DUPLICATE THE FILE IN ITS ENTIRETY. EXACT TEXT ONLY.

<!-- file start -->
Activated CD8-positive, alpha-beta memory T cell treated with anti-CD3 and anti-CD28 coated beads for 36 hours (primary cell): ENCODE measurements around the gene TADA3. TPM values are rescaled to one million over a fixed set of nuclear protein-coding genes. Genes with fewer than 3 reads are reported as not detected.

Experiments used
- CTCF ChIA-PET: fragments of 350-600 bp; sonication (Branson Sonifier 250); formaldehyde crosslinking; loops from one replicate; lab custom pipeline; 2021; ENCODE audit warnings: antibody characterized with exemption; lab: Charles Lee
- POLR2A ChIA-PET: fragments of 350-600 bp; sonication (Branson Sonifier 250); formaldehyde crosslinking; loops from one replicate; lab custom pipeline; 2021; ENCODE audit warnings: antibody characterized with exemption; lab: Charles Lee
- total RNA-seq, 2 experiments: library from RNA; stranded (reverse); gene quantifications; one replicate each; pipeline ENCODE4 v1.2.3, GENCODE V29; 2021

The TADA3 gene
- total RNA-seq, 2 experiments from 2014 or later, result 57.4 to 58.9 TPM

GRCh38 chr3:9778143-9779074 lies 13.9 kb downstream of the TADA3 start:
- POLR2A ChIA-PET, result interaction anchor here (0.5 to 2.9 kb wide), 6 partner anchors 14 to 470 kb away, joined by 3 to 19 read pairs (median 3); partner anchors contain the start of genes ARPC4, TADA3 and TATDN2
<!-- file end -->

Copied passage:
Activated CD8-positive, alpha-beta memory T cell treated with anti-CD3 and anti-CD28 coated beads for 36 hours (primary cell): ENCODE measurements around the gene TADA3. TPM values are rescaled to one million over a fixed set of nuclear protein-coding genes. Genes with fewer than 3 reads are reported as not detected.

Experiments used
- CTCF ChIA-PET: fragments of 350-600 bp; sonication (Branson Sonifier 250); formaldehyde crosslinking; loops from one replicate; lab custom pipeline; 2021; ENCODE audit warnings: antibody characterized with exemption; lab: Charles Lee
- POLR2A ChIA-PET: fragments of 350-600 bp; sonication (Branson Sonifier 250); formaldehyde crosslinking; loops from one replicate; lab custom pipeline; 2021; ENCODE audit warnings: antibody characterized with exemption; lab: Charles Lee
- total RNA-seq, 2 experiments: library from RNA; stranded (reverse); gene quantifications; one replicate each; pipeline ENCODE4 v1.2.3, GENCODE V29; 2021

The TADA3 gene
- total RNA-seq, 2 experiments from 2014 or later, result 57.4 to 58.9 TPM

GRCh38 chr3:9778143-9779074 lies 13.9 kb downstream of the TADA3 start:
- POLR2A ChIA-PET, result interaction anchor here (0.5 to 2.9 kb wide), 6 partner anchors 14 to 470 kb away, joined by 3 to 19 read pairs (median 3); partner anchors contain the start of genes ARPC4, TADA3 and TATDN2